From a haunted castle to Cambridge

LODESTAR - Danton Remoto (The Philippine Star) - February 6, 2021 - 12:00am

I was given a month of free board and lodging in Boswell Room at the 17th-century Hawthornden Castle in Midlothian, Scotland, in 1993. The international writing fellowship was sponsored by the Drue Heinz Foundation. There were four other international writers with me in the castle.

We were always on tenterhooks because we had heard that the ghost of Fiona Cunningham was still there. She was supposed to marry Lord Drummond, the owner of the castle, in the 18th century. But the Drummond family objected to such a union, because Cunningham was only a commoner. A few days before the wedding ceremony, the people just found Cunningham dead of poisoning.

I finished the draft of my poetry manuscript in one week, and decided to write my first novel at the haunted castle of Hawthornden. I could not afford the P300 daily rent for the electric typewriter in 1993, so I just wrote my novel in long hand, on yellow sheets of paper. After our communal breakfast, we would then return to our respective rooms to write. Lunch would be a flask of soup, bread or crackers, or sandwiches left atop a small table outside our doors. And dinner would be communal again, as if the writers were being rewarded with good food for working hard during the day.

I wrote 20 pages every day, in long hand, until I had written 300 pages of my novel in three weeks. The scenes I was writing were very clear to me. This time, the mode of writing I employed was what the French and American critics would call “magic realist.”

But for me, it was pure, classical realism, for I was writing about a vanished past – my childhood, the years of growing up, the slippery and glorious chaos of it all. My fingers were sore from all that writing, calluses covered my hand, but my heart was glad and filled to bursting.

After the fellowship in Scotland, I flew to Los Angeles to visit my sister for the whole month of June. Then after a month, I flew back to London and took a train to Cambridge University. The British Council had also kindly given me a fellowship to attend the Cambridge Seminar on Contemporary British Writing at Downing College for two weeks in July.

There, I met the crème de la crème of British writing, from Doris Lessing to A.S. Byatt to John Fowles, and naturally bought their books and asked them for their autographs. And during our Writers’ Night, the fellows were asked to read their works of creative writing.

I chose to read an excerpt from my novel. I read the words scribbled on the yellow sheets of pad paper, my fictional version of the building and collapse of the Manila Film Palace. More than 40 workers allegedly died when the scaffolding fell and the workers crashed into the quick-drying cement.

After I read, there was stunned silence, followed by a thunderous applause. The delegation from Spain shouted, “Viva Filipinas!” The Latin Americans rushed to me and asked me for the Spanish original of my novel. And the Eastern Europeans, the writers from Czechoslovakia and Hungary, they came to me and with a wicked gleam in their eyes they said: “You are just like us. You also make fun of your country’s weird history!”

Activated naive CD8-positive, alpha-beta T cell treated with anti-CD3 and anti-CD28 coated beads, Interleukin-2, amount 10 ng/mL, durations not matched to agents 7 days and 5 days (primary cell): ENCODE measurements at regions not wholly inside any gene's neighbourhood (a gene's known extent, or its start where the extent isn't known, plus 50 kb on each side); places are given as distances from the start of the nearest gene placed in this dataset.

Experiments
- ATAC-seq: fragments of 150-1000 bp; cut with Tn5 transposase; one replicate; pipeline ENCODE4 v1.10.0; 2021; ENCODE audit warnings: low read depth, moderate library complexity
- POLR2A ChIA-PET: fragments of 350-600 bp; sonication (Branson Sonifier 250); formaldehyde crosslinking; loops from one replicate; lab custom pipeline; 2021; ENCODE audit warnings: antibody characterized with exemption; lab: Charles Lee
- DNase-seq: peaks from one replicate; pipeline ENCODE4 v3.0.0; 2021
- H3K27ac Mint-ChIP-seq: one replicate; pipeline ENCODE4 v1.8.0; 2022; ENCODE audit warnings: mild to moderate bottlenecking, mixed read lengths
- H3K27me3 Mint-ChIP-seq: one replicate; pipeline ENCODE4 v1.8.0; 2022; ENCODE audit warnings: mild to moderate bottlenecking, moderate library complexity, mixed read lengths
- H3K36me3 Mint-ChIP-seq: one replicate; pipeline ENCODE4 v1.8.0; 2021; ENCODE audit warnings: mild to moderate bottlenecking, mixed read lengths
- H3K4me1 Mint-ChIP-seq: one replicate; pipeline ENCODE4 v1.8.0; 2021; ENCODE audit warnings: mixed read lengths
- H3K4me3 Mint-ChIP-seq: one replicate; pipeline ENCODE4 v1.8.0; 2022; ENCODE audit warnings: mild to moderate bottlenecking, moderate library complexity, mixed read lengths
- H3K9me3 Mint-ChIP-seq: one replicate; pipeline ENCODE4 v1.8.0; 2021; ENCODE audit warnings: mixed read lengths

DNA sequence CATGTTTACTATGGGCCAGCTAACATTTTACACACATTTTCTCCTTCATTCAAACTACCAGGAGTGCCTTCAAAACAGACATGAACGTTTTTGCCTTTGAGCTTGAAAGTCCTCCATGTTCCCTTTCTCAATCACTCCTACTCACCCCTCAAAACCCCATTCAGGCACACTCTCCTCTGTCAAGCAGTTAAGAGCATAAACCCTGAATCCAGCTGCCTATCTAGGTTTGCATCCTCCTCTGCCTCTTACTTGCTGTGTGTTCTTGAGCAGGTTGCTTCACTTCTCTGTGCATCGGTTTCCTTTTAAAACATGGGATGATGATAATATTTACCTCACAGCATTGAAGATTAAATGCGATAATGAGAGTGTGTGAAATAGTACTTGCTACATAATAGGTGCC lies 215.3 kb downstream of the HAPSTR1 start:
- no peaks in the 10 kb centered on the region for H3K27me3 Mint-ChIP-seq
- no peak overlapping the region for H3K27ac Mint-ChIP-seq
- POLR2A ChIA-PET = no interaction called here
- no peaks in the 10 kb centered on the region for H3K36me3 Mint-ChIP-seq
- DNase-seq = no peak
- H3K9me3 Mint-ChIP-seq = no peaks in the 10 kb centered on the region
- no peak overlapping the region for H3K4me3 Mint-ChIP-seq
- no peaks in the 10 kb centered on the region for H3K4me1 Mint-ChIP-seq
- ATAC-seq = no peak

To the Eastern Europeans – the grandchildren of Franz Kafka – I just smiled my Mona Lisa smile. To the Latin Americans, I said that there was no Spanish original because I wrote my novel in English. I also teased them by saying that they should wait for my next novel. It would be about my great-great grandfather who fled Japan in 1895 after he had murdered somebody there. He landed in Manila just in time for the preparations for the Philippine revolution against Spain – and he joined the side of the Filipinos.

The characters in the first draft of my novel were young and confused. They were also funny and sad. They seemed to be floating, unmoored, meandering. This was because that was how we felt during the Marcos dictatorship. We were young and we felt we had no rosy future at all. We had nothing else, except a seeming hopelessness and the taste of ashes on one’s tongue.

I guess you could call the form of my novel as a hybrid. There was realism there, but there was also a hint of magic realism. It was fiction written in the form of a memoir, an older and more cynical person looking back at his past. The novel had a recipe for shark’s meat, which served as a metaphor for the dictatorship. It also had recipes for laing, bopis and Soup Number 5. The recipes functioned as commentators on the flow of the narrative, in the same way the chorus did for the Greek plays.

Moreover, the novel had flash fiction and vignettes, a feature article and parodies of poems, as well as vivid songs. The spirit of James Joyce hovered over the novel, since some sentences mimicked his writing style, while others parodied the famous lines in his short stories and novels. There was no grand narrative arc that ended with a bang. Rather, there was a series of narrative arcs, rising and falling in the novel, like waves.

I was not even sure that I had written a novel, or ended it the way it should end. I guess I just followed what Milan Kundera said in his The Art of the Novel – that a novel could be linked together by themes or motifs, like a symphony. I did not know if I succeeded there at all. Only Time – that great and pitiless arbiter of all writing – could tell.

And in the end, I hope the spirit of the great Jose Rizal also hovers over my novel, in his lovely immortal words, telling us that there is nothing sweeter than the love for one’s country.

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Email: danton.lodestar@gmail.com Danton Remoto’s novel, Riverrun, was recently published by Penguin. Available at Shopee Philippines and amazon.com.

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